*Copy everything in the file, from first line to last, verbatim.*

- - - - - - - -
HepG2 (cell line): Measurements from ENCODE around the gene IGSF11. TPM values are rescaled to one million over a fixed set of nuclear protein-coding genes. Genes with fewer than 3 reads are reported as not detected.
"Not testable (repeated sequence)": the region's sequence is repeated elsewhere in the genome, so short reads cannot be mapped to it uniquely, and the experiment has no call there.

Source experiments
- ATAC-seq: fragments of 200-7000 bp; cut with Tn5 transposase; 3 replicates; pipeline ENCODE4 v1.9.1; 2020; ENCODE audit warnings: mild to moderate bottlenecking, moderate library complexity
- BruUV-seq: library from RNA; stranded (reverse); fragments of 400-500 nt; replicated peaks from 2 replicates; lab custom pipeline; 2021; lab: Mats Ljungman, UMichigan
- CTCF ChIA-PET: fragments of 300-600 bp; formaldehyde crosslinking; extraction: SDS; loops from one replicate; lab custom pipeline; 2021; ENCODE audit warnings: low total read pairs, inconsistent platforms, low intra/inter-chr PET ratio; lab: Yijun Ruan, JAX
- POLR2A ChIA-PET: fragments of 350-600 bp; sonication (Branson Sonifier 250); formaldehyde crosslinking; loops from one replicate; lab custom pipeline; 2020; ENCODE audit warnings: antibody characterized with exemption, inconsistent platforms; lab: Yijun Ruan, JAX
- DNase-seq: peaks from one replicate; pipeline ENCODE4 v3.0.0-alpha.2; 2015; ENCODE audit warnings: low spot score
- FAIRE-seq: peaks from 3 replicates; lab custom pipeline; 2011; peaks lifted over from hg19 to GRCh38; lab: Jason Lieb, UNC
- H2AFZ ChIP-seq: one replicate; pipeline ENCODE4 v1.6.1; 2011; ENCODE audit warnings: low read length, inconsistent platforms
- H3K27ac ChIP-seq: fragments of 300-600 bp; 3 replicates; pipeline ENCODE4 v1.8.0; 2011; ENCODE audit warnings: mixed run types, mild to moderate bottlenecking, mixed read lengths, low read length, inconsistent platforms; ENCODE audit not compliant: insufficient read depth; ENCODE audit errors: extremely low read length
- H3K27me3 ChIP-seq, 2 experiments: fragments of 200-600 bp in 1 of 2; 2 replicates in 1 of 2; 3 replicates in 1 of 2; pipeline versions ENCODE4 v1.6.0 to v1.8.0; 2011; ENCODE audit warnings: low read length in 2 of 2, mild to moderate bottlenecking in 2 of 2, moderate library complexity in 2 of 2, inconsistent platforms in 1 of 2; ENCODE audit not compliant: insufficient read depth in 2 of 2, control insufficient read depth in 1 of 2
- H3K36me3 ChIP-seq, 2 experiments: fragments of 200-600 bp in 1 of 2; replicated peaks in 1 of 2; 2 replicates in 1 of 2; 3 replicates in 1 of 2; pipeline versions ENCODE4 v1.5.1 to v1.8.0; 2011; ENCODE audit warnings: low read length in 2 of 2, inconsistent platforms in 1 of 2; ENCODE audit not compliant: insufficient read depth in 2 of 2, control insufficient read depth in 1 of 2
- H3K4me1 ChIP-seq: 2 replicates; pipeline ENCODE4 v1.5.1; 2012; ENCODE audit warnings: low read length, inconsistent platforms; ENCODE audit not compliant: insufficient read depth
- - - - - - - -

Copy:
HepG2 (cell line): Measurements from ENCODE around the gene IGSF11. TPM values are rescaled to one million over a fixed set of nuclear protein-coding genes. Genes with fewer than 3 reads are reported as not detected.
"Not testable (repeated sequence)": the region's sequence is repeated elsewhere in the genome, so short reads cannot be mapped to it uniquely, and the experiment has no call there.

Source experiments
- ATAC-seq: fragments of 200-7000 bp; cut with Tn5 transposase; 3 replicates; pipeline ENCODE4 v1.9.1; 2020; ENCODE audit warnings: mild to moderate bottlenecking, moderate library complexity
- BruUV-seq: library from RNA; stranded (reverse); fragments of 400-500 nt; replicated peaks from 2 replicates; lab custom pipeline; 2021; lab: Mats Ljungman, UMichigan
- CTCF ChIA-PET: fragments of 300-600 bp; formaldehyde crosslinking; extraction: SDS; loops from one replicate; lab custom pipeline; 2021; ENCODE audit warnings: low total read pairs, inconsistent platforms, low intra/inter-chr PET ratio; lab: Yijun Ruan, JAX
- POLR2A ChIA-PET: fragments of 350-600 bp; sonication (Branson Sonifier 250); formaldehyde crosslinking; loops from one replicate; lab custom pipeline; 2020; ENCODE audit warnings: antibody characterized with exemption, inconsistent platforms; lab: Yijun Ruan, JAX
- DNase-seq: peaks from one replicate; pipeline ENCODE4 v3.0.0-alpha.2; 2015; ENCODE audit warnings: low spot score
- FAIRE-seq: peaks from 3 replicates; lab custom pipeline; 2011; peaks lifted over from hg19 to GRCh38; lab: Jason Lieb, UNC
- H2AFZ ChIP-seq: one replicate; pipeline ENCODE4 v1.6.1; 2011; ENCODE audit warnings: low read length, inconsistent platforms
- H3K27ac ChIP-seq: fragments of 300-600 bp; 3 replicates; pipeline ENCODE4 v1.8.0; 2011; ENCODE audit warnings: mixed run types, mild to moderate bottlenecking, mixed read lengths, low read length, inconsistent platforms; ENCODE audit not compliant: insufficient read depth; ENCODE audit errors: extremely low read length
- H3K27me3 ChIP-seq, 2 experiments: fragments of 200-600 bp in 1 of 2; 2 replicates in 1 of 2; 3 replicates in 1 of 2; pipeline versions ENCODE4 v1.6.0 to v1.8.0; 2011; ENCODE audit warnings: low read length in 2 of 2, mild to moderate bottlenecking in 2 of 2, moderate library complexity in 2 of 2, inconsistent platforms in 1 of 2; ENCODE audit not compliant: insufficient read depth in 2 of 2, control insufficient read depth in 1 of 2
- H3K36me3 ChIP-seq, 2 experiments: fragments of 200-600 bp in 1 of 2; replicated peaks in 1 of 2; 2 replicates in 1 of 2; 3 replicates in 1 of 2; pipeline versions ENCODE4 v1.5.1 to v1.8.0; 2011; ENCODE audit warnings: low read length in 2 of 2, inconsistent platforms in 1 of 2; ENCODE audit not compliant: insufficient read depth in 2 of 2, control insufficient read depth in 1 of 2
- H3K4me1 ChIP-seq: 2 replicates; pipeline ENCODE4 v1.5.1; 2012; ENCODE audit warnings: low read length, inconsistent platforms; ENCODE audit not compliant: insufficient read depth